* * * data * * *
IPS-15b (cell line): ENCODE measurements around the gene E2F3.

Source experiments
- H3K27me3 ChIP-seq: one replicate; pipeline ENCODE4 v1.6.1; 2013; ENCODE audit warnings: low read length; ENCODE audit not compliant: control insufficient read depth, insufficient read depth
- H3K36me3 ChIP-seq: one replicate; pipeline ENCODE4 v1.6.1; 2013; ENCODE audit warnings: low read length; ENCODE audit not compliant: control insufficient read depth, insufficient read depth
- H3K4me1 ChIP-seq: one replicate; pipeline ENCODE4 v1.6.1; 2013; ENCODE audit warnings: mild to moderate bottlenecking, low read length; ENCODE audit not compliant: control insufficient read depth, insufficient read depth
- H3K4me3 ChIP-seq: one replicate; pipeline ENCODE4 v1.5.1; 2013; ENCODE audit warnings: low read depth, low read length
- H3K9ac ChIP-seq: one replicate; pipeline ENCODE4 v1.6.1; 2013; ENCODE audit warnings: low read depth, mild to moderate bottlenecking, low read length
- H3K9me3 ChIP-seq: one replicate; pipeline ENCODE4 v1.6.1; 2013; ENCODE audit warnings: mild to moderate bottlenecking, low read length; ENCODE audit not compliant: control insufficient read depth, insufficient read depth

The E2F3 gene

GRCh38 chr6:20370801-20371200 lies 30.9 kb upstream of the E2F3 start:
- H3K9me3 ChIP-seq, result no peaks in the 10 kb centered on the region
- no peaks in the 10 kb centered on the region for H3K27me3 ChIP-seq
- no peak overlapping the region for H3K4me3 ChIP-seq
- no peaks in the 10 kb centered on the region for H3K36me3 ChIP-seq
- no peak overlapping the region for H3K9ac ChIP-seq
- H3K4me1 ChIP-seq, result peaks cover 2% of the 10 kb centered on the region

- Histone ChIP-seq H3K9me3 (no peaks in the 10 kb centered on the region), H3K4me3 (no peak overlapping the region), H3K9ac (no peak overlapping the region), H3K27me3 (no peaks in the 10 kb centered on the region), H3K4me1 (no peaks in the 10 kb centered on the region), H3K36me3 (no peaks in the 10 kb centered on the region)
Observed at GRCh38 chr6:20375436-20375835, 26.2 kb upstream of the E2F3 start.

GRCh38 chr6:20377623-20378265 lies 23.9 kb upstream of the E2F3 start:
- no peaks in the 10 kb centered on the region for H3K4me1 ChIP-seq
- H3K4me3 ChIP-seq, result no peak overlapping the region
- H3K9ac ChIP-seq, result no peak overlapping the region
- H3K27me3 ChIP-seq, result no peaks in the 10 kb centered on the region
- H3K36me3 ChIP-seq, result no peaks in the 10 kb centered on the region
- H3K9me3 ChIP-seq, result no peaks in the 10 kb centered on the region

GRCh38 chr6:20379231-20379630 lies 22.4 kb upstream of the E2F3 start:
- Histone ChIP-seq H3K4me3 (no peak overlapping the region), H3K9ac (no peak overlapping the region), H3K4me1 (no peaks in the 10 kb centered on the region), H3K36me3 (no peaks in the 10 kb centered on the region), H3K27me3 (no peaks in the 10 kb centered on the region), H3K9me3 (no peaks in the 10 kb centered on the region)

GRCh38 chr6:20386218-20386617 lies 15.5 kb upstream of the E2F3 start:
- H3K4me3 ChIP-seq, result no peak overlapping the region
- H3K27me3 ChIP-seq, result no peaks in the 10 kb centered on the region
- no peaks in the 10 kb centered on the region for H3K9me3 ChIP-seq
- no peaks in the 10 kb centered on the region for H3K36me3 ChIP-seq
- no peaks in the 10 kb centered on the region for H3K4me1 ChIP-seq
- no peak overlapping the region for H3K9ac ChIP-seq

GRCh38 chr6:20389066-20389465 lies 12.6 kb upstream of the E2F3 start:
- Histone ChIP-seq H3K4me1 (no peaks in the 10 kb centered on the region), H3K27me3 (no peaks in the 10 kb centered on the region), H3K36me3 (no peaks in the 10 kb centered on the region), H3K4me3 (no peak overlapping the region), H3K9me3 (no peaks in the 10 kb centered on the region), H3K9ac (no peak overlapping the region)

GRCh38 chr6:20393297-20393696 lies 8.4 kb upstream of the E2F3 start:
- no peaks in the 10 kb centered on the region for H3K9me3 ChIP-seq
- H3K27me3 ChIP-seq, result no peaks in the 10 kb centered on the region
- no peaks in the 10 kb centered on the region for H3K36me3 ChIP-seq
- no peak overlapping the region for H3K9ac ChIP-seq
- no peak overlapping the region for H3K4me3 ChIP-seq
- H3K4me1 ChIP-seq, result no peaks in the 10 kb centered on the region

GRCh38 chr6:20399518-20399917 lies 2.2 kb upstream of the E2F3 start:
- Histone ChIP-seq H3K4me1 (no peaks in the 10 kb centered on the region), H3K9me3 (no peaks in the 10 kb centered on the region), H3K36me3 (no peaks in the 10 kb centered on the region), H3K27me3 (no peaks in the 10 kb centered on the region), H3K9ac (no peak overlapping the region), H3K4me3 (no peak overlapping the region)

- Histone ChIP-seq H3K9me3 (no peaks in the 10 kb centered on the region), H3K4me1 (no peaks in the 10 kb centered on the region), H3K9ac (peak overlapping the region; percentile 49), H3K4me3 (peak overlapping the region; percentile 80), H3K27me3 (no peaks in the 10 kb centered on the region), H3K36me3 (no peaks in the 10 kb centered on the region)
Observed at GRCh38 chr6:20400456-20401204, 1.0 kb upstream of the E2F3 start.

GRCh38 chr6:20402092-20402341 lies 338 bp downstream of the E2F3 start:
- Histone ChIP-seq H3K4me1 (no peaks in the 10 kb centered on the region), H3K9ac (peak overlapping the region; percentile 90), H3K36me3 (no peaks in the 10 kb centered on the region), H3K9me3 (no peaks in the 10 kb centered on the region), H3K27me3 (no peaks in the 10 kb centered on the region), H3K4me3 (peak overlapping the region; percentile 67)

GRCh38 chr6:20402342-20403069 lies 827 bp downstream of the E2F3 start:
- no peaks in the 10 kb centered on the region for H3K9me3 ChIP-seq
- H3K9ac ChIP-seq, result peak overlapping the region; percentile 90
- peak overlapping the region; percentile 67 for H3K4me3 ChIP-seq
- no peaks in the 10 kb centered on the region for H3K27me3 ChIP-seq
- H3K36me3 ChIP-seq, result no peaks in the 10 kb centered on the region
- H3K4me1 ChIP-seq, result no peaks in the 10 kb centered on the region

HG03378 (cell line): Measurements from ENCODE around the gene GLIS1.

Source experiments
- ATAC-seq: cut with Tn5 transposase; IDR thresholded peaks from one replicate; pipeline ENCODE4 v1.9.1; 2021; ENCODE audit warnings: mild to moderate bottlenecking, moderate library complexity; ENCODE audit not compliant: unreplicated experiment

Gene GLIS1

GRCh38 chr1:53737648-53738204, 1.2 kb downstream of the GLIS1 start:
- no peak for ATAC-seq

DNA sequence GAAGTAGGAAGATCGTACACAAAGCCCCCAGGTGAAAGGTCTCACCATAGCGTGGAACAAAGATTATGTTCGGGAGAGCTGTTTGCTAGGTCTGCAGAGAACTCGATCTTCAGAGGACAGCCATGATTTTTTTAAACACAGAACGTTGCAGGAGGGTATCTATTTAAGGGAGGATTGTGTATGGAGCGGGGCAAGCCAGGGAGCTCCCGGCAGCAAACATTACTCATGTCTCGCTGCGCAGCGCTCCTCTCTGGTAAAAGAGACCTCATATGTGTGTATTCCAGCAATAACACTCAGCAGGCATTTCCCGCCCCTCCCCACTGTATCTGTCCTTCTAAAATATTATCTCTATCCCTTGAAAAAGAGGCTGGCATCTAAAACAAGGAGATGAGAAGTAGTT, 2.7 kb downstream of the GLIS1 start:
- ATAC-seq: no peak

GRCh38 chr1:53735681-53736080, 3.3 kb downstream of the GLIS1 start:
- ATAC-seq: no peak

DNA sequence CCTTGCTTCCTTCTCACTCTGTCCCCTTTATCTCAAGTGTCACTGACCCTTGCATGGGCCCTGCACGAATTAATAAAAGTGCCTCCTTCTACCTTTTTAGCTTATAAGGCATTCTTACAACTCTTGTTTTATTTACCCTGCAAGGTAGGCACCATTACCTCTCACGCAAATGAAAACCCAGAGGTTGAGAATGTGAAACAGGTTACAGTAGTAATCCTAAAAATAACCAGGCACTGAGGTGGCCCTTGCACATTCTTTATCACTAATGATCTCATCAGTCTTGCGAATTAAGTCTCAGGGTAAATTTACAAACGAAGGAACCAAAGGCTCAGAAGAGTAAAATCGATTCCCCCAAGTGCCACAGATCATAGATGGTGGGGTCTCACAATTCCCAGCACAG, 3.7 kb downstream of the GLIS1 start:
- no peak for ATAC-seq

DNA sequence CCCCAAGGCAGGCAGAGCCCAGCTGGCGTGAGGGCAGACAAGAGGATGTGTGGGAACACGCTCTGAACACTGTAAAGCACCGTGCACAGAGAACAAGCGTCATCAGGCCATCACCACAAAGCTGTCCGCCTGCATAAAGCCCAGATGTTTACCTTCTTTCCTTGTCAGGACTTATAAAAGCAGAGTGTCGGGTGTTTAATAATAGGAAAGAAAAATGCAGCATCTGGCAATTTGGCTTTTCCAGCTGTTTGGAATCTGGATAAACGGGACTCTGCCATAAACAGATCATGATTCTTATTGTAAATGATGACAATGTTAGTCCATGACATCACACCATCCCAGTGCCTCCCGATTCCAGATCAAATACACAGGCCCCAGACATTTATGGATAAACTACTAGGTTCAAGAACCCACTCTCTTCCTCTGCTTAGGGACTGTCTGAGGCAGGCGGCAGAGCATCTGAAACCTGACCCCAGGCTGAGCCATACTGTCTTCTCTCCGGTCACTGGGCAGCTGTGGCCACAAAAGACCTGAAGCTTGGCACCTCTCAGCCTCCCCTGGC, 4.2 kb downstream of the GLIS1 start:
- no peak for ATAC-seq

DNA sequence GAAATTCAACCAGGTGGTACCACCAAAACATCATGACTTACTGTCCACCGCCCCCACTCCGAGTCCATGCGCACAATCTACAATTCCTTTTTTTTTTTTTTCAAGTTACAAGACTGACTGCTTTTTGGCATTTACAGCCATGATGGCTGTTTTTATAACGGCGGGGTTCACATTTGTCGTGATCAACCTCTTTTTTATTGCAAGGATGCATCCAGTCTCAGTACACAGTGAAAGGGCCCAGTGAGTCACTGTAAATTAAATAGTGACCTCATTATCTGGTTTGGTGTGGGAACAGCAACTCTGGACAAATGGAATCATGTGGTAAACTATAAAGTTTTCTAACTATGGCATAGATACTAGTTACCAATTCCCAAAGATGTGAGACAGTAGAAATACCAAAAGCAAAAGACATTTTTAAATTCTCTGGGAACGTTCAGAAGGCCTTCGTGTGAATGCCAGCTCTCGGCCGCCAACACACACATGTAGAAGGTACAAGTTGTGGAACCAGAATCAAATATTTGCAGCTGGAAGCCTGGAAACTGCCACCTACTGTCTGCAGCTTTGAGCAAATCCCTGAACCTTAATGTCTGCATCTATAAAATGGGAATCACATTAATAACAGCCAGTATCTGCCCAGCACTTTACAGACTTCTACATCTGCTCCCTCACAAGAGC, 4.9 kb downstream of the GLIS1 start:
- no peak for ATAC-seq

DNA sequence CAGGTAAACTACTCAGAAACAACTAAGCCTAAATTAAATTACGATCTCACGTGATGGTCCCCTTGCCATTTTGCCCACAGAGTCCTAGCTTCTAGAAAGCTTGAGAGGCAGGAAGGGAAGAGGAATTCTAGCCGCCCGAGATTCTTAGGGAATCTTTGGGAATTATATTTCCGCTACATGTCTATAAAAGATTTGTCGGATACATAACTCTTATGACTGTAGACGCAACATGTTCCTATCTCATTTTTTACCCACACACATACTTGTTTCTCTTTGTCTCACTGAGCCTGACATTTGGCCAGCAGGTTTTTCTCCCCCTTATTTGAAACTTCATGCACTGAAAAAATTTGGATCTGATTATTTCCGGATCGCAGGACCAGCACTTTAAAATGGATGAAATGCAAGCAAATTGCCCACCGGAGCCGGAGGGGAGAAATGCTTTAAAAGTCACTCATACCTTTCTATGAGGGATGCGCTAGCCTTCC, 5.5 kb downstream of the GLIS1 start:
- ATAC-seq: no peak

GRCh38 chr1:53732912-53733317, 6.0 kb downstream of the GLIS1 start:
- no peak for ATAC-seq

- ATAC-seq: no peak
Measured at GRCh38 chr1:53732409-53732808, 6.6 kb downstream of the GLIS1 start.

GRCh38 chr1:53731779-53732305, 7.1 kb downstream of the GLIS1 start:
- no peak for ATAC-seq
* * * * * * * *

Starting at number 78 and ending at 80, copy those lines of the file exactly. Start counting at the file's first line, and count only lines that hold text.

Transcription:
Measured at GRCh38 chr1:53732409-53732808, 6.6 kb downstream of the GLIS1 start.

GRCh38 chr1:53731779-53732305, 7.1 kb downstream of the GLIS1 start:
- no peak for ATAC-seq